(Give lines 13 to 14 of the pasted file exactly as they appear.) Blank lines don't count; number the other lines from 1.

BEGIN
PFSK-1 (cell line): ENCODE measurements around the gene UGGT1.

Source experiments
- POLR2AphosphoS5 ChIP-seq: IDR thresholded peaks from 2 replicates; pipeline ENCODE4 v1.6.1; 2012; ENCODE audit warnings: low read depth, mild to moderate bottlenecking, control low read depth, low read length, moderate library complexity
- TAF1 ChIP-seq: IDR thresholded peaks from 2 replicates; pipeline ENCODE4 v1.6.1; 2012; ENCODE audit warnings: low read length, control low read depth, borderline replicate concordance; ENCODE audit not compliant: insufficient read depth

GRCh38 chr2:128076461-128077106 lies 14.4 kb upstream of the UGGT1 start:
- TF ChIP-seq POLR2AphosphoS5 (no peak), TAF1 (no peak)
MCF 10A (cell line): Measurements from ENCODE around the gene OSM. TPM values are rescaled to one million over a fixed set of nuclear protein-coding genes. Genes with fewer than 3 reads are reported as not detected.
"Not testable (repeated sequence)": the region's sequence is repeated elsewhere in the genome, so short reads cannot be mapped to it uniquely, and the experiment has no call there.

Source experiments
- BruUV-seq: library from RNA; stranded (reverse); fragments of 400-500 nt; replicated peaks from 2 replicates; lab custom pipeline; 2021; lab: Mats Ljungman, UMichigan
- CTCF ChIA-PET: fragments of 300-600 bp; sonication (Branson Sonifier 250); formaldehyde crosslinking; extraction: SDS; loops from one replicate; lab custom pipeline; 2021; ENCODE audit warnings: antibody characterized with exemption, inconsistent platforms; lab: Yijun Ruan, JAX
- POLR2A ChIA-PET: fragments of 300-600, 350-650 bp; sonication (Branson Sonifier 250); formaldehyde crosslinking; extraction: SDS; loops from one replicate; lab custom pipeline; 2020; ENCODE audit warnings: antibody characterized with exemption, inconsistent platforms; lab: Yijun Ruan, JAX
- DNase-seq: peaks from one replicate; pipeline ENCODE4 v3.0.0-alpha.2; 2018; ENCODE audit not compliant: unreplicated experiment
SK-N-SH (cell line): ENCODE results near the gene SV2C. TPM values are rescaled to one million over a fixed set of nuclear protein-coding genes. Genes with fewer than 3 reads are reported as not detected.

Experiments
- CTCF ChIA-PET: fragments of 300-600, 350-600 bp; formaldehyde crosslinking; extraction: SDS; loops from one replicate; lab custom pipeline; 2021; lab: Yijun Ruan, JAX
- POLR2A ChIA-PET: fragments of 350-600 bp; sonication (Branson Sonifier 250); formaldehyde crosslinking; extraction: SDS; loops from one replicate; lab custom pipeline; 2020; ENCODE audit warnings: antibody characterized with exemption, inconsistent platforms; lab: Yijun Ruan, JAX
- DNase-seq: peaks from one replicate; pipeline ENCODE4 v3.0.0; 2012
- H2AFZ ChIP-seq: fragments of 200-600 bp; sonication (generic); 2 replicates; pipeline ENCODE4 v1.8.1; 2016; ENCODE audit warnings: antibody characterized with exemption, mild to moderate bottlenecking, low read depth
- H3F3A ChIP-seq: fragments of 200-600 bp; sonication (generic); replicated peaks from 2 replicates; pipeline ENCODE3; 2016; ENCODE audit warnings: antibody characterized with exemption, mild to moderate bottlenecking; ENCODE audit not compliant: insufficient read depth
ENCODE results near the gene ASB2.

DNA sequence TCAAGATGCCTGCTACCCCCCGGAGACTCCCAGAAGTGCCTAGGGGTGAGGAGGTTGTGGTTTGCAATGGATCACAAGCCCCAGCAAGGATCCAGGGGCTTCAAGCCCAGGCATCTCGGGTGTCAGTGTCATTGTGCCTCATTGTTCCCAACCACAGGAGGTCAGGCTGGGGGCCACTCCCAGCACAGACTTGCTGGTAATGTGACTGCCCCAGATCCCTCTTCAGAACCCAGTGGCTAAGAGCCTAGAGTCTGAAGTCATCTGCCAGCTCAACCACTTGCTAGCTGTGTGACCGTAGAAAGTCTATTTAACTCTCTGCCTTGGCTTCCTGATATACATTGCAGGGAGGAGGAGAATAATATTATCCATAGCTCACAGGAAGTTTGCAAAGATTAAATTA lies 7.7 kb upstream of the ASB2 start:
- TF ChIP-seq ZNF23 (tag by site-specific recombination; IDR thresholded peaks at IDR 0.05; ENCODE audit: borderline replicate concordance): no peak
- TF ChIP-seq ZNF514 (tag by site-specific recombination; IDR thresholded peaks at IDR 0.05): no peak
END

- DNase-seq: peaks from one replicate; pipeline ENCODE4 v3.0.0-alpha.2; 2018; ENCODE audit not compliant: unreplicated experiment
SK-N-SH (cell line): ENCODE results near the gene SV2C. TPM values are rescaled to one million over a fixed set of nuclear protein-coding genes. Genes with fewer than 3 reads are reported as not detected.